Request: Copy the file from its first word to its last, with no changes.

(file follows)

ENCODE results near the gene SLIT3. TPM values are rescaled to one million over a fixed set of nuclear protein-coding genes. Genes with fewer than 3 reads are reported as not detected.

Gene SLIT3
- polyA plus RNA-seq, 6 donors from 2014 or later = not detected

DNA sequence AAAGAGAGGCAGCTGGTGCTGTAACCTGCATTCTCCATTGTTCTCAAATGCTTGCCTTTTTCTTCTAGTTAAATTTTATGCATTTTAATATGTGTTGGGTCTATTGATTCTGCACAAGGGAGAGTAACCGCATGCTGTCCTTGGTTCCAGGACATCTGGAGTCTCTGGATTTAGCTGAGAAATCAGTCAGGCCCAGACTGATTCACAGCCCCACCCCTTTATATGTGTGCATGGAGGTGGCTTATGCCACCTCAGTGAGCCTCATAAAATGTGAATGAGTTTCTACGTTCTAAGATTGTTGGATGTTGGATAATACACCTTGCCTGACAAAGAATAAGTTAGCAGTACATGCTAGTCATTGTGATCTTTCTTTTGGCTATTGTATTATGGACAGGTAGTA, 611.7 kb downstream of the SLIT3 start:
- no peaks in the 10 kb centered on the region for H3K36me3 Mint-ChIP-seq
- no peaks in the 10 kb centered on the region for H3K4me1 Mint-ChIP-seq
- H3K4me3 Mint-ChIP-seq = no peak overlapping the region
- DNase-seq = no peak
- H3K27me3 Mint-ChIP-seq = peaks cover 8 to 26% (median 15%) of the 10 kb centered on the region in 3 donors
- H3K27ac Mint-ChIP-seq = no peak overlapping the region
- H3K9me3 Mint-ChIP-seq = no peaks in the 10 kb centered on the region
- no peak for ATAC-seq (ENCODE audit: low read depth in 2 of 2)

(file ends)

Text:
ENCODE results near the gene SLIT3. TPM values are rescaled to one million over a fixed set of nuclear protein-coding genes. Genes with fewer than 3 reads are reported as not detected.

Gene SLIT3
- polyA plus RNA-seq, 6 donors from 2014 or later = not detected

DNA sequence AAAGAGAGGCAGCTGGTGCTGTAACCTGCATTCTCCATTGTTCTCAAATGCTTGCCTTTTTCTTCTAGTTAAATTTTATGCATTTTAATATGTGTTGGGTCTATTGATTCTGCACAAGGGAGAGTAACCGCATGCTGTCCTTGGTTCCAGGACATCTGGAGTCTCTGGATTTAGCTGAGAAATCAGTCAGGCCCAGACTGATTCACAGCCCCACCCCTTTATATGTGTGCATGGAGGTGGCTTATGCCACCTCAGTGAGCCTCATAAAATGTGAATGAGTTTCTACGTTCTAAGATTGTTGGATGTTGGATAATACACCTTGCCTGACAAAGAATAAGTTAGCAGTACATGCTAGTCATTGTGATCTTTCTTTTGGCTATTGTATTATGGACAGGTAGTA, 611.7 kb downstream of the SLIT3 start:
- no peaks in the 10 kb centered on the region for H3K36me3 Mint-ChIP-seq
- no peaks in the 10 kb centered on the region for H3K4me1 Mint-ChIP-seq
- H3K4me3 Mint-ChIP-seq = no peak overlapping the region
- DNase-seq = no peak
- H3K27me3 Mint-ChIP-seq = peaks cover 8 to 26% (median 15%) of the 10 kb centered on the region in 3 donors
- H3K27ac Mint-ChIP-seq = no peak overlapping the region
- H3K9me3 Mint-ChIP-seq = no peaks in the 10 kb centered on the region
- no peak for ATAC-seq (ENCODE audit: low read depth in 2 of 2)